Further stressing the pressures at the border, border patrol agents are being relocated from Calexico to handle the influx of migrants to other portions of the southern border, such as San Diego and El Paso. This has caused wait times of up to seven hours to cross into the United States. This has hurt businesses the rely on border crossers in Mexicali, as well as in Calexico. Despite the surge of migrants seeking asylum in the United States, and the administration’s attempt to change the rules for asylum seekers, Calexico has still not seen the surge other portions of the border have.

ICE Conducts Largest Worksite Raid Since 2008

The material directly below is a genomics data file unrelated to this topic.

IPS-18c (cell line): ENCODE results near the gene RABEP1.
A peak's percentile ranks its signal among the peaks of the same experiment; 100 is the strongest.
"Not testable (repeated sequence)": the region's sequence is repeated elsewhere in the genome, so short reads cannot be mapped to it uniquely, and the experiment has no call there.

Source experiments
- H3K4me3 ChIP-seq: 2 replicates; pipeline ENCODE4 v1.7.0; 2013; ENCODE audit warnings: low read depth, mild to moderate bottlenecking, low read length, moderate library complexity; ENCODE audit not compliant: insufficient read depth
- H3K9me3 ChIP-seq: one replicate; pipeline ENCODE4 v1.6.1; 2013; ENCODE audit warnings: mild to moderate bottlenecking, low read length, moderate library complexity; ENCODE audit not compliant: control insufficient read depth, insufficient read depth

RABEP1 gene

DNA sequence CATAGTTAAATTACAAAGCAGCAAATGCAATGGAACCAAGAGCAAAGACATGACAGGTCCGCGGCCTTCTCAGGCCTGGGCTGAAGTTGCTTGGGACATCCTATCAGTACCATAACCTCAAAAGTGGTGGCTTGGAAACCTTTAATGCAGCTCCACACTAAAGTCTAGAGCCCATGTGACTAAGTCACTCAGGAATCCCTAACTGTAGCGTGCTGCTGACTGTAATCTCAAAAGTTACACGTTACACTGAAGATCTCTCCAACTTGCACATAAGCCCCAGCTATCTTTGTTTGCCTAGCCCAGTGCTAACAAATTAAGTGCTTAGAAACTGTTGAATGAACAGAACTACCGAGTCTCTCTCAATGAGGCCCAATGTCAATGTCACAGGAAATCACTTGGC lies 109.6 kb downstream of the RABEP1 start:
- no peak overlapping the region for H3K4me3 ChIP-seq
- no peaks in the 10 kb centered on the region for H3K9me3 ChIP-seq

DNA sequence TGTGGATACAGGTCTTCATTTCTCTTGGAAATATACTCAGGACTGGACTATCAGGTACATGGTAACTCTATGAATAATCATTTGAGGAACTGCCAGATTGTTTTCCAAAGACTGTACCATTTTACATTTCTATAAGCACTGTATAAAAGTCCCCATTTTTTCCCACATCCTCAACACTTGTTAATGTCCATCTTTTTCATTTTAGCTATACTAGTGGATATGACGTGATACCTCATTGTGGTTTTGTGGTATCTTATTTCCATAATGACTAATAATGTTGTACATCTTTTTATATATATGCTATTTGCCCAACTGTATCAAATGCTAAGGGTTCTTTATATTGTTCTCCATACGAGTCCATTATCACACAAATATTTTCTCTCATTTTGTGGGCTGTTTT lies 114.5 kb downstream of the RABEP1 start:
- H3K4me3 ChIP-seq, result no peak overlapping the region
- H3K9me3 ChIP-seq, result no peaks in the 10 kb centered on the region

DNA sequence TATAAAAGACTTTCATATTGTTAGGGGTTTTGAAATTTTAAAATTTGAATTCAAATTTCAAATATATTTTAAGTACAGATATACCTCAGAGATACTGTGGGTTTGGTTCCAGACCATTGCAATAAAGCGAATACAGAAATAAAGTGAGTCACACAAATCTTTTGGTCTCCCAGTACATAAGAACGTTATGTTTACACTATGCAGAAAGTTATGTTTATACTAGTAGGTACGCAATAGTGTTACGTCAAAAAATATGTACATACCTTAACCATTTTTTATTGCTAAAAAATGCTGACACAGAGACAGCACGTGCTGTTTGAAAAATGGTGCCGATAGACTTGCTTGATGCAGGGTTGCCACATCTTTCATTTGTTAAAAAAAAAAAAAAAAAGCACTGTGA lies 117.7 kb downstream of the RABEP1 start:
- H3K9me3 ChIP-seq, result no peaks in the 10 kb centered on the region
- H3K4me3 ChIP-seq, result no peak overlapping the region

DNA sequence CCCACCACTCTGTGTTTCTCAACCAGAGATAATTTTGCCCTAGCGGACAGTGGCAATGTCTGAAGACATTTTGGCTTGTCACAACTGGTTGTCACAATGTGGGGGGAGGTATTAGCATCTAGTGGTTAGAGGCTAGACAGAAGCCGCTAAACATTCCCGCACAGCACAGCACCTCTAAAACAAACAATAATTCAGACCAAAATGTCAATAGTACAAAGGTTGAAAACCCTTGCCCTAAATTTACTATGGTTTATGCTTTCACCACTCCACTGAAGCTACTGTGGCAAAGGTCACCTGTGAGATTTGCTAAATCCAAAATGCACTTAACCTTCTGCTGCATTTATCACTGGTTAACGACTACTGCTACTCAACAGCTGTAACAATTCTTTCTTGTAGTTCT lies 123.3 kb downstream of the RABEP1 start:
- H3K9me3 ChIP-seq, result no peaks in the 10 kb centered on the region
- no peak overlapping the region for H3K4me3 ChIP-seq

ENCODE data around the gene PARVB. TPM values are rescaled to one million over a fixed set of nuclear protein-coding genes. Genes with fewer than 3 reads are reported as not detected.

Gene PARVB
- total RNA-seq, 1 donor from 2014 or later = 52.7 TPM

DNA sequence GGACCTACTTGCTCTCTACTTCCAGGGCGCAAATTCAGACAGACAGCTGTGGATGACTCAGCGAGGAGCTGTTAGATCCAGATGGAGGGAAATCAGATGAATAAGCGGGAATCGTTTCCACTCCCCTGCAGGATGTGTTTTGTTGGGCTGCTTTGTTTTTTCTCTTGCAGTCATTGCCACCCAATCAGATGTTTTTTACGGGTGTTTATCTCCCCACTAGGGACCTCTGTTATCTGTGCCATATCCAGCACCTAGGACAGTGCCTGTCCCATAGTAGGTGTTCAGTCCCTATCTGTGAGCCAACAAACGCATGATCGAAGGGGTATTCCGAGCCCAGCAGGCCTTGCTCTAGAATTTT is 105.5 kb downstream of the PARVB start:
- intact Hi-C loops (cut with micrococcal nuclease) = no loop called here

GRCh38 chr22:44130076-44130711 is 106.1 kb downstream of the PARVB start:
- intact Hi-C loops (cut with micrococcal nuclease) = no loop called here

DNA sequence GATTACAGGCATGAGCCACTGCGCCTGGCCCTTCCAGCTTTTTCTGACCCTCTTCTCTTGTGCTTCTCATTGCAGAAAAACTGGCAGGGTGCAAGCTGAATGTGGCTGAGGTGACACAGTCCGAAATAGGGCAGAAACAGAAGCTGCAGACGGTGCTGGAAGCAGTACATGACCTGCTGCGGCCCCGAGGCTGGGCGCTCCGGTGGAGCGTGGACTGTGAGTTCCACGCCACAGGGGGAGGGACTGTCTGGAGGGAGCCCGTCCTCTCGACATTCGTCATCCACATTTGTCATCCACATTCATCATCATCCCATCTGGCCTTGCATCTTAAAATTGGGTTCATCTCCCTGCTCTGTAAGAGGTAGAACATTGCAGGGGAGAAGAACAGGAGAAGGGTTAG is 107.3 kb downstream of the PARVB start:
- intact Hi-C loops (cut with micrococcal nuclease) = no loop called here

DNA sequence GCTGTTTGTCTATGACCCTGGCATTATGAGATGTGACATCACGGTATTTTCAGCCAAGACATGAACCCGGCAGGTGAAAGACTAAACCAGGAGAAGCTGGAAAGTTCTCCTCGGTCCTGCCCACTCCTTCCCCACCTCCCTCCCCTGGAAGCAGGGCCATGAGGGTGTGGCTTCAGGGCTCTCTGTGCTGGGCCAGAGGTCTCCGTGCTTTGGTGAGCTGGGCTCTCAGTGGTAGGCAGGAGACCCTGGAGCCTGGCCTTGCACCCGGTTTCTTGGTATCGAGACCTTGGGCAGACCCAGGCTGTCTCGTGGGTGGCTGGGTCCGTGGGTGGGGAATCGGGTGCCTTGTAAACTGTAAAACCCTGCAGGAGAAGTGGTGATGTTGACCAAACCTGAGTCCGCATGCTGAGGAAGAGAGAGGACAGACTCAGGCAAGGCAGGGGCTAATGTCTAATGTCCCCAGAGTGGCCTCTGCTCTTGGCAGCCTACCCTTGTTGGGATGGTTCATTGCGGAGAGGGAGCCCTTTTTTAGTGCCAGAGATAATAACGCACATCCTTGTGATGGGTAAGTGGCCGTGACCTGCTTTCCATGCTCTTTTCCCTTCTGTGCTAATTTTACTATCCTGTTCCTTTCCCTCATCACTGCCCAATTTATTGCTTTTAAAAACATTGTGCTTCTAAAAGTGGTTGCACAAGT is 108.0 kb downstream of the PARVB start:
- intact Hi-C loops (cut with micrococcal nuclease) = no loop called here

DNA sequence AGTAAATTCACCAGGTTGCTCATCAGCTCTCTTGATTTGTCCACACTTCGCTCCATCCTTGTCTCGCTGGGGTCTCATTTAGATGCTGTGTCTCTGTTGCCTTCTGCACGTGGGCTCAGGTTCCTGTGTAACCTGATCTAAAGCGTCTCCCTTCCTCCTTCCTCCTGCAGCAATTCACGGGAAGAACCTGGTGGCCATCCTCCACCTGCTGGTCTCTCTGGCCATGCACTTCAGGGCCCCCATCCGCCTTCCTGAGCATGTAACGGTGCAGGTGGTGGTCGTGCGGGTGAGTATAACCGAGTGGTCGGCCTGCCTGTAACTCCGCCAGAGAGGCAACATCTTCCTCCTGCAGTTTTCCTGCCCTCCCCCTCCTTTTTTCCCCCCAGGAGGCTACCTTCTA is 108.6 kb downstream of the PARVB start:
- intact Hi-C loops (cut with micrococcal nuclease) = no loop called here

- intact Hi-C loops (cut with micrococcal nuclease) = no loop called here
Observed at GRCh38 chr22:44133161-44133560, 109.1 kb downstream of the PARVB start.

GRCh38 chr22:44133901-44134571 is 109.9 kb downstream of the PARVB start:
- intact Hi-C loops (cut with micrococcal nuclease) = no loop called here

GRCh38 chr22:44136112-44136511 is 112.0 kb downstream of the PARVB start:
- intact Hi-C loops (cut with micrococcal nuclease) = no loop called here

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(Español) Earlier this month, agents from Immigration and Customs Enforcement (ICE) conducted its largest worksite raid in the United States since 2008. At the beginning of the workday, ICE agents raided the repair warehouse of CVE Technology Group in Allen, Texas in Collin County. There, they arrested 280 employees of CVE Technology Group accused of working in the United States illegally. CVE Technology Group is the third largest employer in Allen, Texas, specializing in technology repair who, until recently, counted Samsung as one of its largest contractors. The company drew the attention of ICE after an anonymous tip reported to a Homeland Security Investigations (HSI) official that the company was responsible of hiring people unauthorized to work in the United States. HSI conducts investigations when they receive word of improper hiring practices, such as irregular I-9 forms, which employers are to fill out and submit to the government when they hire a new employee. Through this method, HSI and officials from the Department of Homeland Security (DHS) ensure jobs go to citizens, legal residents, and others authorized to work in the US. DHS officials also cite the need to keep employers honest as a reason for these raids and the databases used to track employees. By doing so, according to DHS, they can fight against employers who take advantage of undocumented workers and potentially use their immigration status as a method to circumvent some labor laws and requirements. In terms of those who were caught up in the raid at CVE Technology Group, after their arrest, they were transported to a local ICE processing center where agents will conduct interviews to determine the status and potential relief for each detainee. In some situations, ICE agents will agree to release a detainee if they determine they have mitigating circumstances that would cause harm to a relative, such as if they are the sole income earner or a they care for a sick family member. In one instance, ICE agents released the 46-year-old mother of a 24-year-old US citizen because the mother has a pending petition through her daughter. Regardless of whether they are released, ICE has stated they will take up the biometric data of anyone arrested in the raid and submit their information to commence removal proceedings.